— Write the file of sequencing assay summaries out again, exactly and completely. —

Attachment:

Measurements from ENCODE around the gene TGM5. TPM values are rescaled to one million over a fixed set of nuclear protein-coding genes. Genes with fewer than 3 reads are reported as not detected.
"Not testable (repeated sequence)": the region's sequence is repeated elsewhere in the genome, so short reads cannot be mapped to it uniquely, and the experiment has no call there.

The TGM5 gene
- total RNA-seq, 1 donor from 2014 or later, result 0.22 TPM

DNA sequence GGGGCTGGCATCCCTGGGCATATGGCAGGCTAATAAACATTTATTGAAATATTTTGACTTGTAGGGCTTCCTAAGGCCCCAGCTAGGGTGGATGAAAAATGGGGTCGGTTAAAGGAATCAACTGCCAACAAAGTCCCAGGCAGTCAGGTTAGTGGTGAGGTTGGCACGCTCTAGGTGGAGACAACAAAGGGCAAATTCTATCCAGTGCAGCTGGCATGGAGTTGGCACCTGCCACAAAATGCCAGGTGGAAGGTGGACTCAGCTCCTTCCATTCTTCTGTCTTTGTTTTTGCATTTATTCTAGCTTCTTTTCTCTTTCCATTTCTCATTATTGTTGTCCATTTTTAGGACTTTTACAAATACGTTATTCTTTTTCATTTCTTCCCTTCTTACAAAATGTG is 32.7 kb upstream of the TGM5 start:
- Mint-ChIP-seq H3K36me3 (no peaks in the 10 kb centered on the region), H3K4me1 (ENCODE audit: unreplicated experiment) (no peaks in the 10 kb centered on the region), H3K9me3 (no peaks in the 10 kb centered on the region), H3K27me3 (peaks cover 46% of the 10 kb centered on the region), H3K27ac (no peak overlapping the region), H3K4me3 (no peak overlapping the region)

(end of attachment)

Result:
Measurements from ENCODE around the gene TGM5. TPM values are rescaled to one million over a fixed set of nuclear protein-coding genes. Genes with fewer than 3 reads are reported as not detected.
"Not testable (repeated sequence)": the region's sequence is repeated elsewhere in the genome, so short reads cannot be mapped to it uniquely, and the experiment has no call there.

The TGM5 gene
- total RNA-seq, 1 donor from 2014 or later, result 0.22 TPM

DNA sequence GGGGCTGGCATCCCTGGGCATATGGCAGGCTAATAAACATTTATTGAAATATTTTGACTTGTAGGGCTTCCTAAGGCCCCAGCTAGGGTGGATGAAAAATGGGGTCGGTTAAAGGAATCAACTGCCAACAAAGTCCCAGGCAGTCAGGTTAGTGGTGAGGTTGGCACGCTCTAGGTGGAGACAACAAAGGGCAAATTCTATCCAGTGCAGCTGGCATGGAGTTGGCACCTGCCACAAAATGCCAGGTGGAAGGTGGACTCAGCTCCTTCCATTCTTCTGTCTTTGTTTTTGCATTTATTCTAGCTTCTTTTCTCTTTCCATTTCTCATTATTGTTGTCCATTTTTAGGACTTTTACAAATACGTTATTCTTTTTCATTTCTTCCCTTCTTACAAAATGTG is 32.7 kb upstream of the TGM5 start:
- Mint-ChIP-seq H3K36me3 (no peaks in the 10 kb centered on the region), H3K4me1 (ENCODE audit: unreplicated experiment) (no peaks in the 10 kb centered on the region), H3K9me3 (no peaks in the 10 kb centered on the region), H3K27me3 (peaks cover 46% of the 10 kb centered on the region), H3K27ac (no peak overlapping the region), H3K4me3 (no peak overlapping the region)